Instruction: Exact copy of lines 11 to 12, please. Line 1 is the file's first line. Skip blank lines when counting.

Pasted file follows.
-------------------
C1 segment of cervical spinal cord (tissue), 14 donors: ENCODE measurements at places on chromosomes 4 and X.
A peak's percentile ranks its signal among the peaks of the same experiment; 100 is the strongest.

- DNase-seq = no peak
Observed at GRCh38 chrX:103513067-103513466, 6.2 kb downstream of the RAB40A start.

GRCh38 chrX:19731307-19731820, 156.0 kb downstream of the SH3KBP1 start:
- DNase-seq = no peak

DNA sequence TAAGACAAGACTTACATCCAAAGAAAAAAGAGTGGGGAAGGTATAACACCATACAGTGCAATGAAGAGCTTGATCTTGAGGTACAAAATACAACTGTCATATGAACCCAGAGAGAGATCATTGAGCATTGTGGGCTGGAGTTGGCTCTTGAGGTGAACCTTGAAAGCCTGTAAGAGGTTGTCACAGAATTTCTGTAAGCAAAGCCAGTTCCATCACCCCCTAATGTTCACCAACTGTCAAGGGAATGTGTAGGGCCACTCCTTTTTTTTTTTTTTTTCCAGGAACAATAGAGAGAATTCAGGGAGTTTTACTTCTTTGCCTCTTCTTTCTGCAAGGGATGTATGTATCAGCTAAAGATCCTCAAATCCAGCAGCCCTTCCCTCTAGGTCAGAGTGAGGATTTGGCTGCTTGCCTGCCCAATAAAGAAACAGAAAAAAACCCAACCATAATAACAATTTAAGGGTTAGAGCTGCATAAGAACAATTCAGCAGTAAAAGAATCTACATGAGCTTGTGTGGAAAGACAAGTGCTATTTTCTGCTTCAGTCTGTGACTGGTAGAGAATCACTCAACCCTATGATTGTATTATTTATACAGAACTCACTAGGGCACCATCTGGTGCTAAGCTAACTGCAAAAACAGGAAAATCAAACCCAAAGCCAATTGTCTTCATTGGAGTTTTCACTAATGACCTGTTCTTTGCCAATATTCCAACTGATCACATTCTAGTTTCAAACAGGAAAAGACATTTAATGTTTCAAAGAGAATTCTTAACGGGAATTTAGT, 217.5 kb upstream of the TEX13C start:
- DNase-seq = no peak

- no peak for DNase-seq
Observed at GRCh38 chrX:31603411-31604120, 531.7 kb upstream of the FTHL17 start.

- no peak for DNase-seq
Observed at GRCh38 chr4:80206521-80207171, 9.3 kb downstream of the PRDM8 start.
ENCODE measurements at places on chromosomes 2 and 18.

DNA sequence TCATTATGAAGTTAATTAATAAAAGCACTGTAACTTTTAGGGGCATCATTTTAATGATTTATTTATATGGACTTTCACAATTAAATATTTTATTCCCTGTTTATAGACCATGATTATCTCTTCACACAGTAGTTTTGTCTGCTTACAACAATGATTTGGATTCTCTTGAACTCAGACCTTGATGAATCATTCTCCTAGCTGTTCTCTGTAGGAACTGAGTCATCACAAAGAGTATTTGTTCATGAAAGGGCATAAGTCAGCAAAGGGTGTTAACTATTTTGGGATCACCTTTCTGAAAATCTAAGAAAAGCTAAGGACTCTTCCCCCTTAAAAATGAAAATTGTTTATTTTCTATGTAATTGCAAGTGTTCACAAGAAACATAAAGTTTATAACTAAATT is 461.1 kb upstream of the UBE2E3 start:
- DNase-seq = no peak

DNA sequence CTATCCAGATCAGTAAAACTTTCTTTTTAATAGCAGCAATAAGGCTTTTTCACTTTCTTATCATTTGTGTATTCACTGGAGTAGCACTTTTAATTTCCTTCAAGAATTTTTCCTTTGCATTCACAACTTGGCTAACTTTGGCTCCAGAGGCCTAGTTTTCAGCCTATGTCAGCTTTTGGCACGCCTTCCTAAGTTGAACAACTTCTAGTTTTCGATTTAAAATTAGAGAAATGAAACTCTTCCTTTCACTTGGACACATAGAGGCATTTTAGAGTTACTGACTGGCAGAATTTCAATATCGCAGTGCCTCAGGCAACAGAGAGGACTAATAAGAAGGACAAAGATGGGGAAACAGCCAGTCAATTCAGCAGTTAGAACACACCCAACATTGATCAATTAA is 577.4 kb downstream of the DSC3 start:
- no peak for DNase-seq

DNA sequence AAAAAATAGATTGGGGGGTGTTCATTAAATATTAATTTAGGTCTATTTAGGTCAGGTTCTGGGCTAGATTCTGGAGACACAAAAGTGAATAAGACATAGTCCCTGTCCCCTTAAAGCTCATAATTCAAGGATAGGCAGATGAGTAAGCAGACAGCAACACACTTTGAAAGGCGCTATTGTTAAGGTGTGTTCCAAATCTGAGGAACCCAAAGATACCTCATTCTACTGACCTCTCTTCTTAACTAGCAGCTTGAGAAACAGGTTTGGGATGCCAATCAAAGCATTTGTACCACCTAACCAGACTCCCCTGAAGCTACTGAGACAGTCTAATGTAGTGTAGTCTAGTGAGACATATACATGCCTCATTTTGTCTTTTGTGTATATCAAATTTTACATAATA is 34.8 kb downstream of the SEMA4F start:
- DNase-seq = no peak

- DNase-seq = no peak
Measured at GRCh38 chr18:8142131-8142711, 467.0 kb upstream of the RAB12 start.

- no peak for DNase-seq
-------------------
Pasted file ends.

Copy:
- no peak for DNase-seq
Observed at GRCh38 chr4:80206521-80207171, 9.3 kb downstream of the PRDM8 start.